City council incumbents

When they announced the numbers of seats in each of the direct municipalities, it was clear that the elections would be very different in terms of degree of difficulty.  Xinbei City is essentially our control case.  The number of seats in Xinbei, 66,  is the same as the number of seats elected in the old Taipei County in 2005.  So winning a seat this year is roughly as easy as it was before.  (Ok, if you want to be a stickler, Taipei County only had 65 seats in 2005.  They added one more aboriginal seat this year.)

The formulae converting population to seats were not quite the same for counties and direct municipalities.  So in order to hold Xinbei City constant, they had to adjust the law for direct municipalities.  As a result, even though there has been no administrative change in Taipei City, it increases from 52 seats to 63 seats.  This makes a seat in the Taipei City Council easier than ever to win.

The other three direct municipalities are much more difficult.  Because they smashed together two independent administrative units, each of which had its own council, the resulting councils are relatively small.  Taichung goes from 103 seats to only 63; Tainan is reduced from 91 to 57 seats, and Kaohsiung goes from 98 to 66 seats.  In short, it is much harder to win a seat this year than it was last time around.

You can see this reflected in whether incumbents decided to run for re-election.  I put together a data set of 410 winners last time around.[1] 342 (83%) have registered to run for re-election.  What of the other 68?  Conventionally, we would say they “retired.”  However, that term holds a lot of possibilities, and I’m really interested in what happened to them.

Quick Google searches turned up quite a bit of interesting tidbits.  7 of the 68 were ineligible.  2 died in office, and 5 were stripped of their seats by the courts for various offences.  8 others had court cases or other scandals reported in the news.  (My favorite was Tainan City Council member Li Qingxin, who went out to a KTV, met a prostitute, and brought her back to the lounge in the city council where he and his new friend were spotted by his son and daughter who he employed on his staff.  They quickly called their mother, and she and the daughter confronted him while the son took pictures on his cell phone.)  3 others won seats in the legislature.

There are also people who retire in order to pass the seat to the next generation.  I found news stories of 7 such cases, including one Taichung City Councilor took a post in the city government and is trying to elect his wife to his old seat.  There is also a case of a councilor who died and whose son is running for the seat, but I don’t want to double count that case.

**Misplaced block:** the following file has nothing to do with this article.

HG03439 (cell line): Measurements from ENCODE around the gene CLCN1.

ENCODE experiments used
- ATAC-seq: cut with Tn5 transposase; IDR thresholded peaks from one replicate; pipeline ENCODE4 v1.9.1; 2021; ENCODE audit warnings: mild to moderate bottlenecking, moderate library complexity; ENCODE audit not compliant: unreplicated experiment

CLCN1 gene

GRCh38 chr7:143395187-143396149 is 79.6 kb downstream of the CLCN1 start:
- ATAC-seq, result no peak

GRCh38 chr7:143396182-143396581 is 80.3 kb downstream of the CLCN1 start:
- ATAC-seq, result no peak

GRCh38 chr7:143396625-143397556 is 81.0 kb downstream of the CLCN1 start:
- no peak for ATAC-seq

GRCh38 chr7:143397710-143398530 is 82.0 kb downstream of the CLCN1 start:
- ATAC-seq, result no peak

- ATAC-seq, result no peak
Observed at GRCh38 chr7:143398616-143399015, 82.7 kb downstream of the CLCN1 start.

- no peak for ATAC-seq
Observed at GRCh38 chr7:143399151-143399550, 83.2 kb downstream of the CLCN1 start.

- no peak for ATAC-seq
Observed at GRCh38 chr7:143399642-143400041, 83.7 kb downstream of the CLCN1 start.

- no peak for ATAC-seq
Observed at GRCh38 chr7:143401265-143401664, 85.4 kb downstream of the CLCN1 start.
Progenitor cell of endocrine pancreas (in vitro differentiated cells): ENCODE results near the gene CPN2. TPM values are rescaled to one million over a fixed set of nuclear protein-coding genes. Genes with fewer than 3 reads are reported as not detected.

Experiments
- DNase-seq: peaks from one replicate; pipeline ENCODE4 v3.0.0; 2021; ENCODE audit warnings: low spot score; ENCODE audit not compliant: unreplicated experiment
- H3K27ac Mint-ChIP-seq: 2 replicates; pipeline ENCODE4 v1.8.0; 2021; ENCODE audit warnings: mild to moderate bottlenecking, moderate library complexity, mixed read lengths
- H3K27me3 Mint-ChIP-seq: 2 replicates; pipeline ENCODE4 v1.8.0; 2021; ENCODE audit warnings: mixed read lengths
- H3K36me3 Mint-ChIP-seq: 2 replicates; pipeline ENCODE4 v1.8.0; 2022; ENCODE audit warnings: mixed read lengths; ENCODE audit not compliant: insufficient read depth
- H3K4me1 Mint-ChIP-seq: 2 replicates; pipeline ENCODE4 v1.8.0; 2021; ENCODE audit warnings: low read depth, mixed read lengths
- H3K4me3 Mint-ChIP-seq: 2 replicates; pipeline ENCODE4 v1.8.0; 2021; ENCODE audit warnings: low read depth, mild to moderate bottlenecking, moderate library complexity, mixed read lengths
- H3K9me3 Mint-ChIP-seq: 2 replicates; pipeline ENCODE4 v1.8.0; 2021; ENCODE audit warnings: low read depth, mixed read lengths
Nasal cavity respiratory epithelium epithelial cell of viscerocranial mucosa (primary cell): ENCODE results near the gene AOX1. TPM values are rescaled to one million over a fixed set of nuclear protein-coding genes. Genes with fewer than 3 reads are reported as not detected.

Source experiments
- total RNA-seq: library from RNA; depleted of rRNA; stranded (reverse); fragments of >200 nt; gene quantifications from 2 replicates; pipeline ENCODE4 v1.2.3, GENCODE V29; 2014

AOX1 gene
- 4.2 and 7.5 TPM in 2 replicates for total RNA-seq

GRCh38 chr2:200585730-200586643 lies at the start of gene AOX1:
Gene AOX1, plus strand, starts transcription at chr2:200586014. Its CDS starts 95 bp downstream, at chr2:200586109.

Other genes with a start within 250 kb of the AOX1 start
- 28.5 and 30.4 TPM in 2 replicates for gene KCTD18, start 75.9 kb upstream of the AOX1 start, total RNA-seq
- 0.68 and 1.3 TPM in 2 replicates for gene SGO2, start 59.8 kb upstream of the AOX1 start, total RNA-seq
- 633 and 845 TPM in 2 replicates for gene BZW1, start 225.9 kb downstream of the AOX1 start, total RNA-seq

This accounts for 25 of the 68 “retirees.”  14 more lost primaries and did not register for the general election.  That makes only 29 of 410 incumbents who “willingly” yielding their seats.  That is a very low number, and even that still hides some people who really wanted to run for re-election but were convinced or pressured to step aside.  And, of course, I might have missed some scandals or children.

Geographically, there is a clear difference between Taipei and everywhere else.  In Taipei, one person is now in the legislature, two are running their children, and the other 49 are ALL running for re-election.   Of Xinbei’s 65 incumbents, one is running his son, 57 are running for re-election, and there are 7 unexplained retirements.  In the other three cities, retirement rates are much higher (56 of 292).  On the other hand, once you correct for all the stripped seats, scandals, and so on, the proportion (22 of 292) who willingly stepped aside is, if anything, lower than Xinbei.

So, let’s talk about incumbents in party primaries.   179 incumbents competed for KMT nominations.  149 won.  (148 registered for the general election.  The other dropped out.)  We really care most about the losers.   Of the 30 losers, 7 accepted the results and retired.  23 registered for the general election as independents.

On the DPP side, 114 incumbents contested the primaries, and 12 lost.  Of those 12, 7 accepted the loss.  5 did not.  1 is running as a TSU nominee, and the other 4 are running as independents.

Incumbents losing primaries are interesting because this is one measure of party strength and cohesion.  Parties want primaries to be binding, for losers to accept losing, so that there aren’t too many candidates drawing from the same pool of votes in the general election.  From this perspective, the KMT’s primaries look like a colossal failure, with 23 of 30 losers not accepting the result.  However, we are only halfway through the game.  Losers don’t accept losing because they have strong commitments to party ideals, they accept losing because they don’t think they can with the general election without the party nomination.  In other words, voters can enforce party discipline by not voting for primary losers.  We can’t tell how strong the party is or how successful the primary process was until after the general election.


[1] There were only 409 seats.  I added Lin Guocheng in Taipei City.  Cai Kunlong was stripped of his seat, and the seat was awarded to Lin.  There were four other people I know of who were stripped of their seats, but I don’t know who, if anyone, replaced them.

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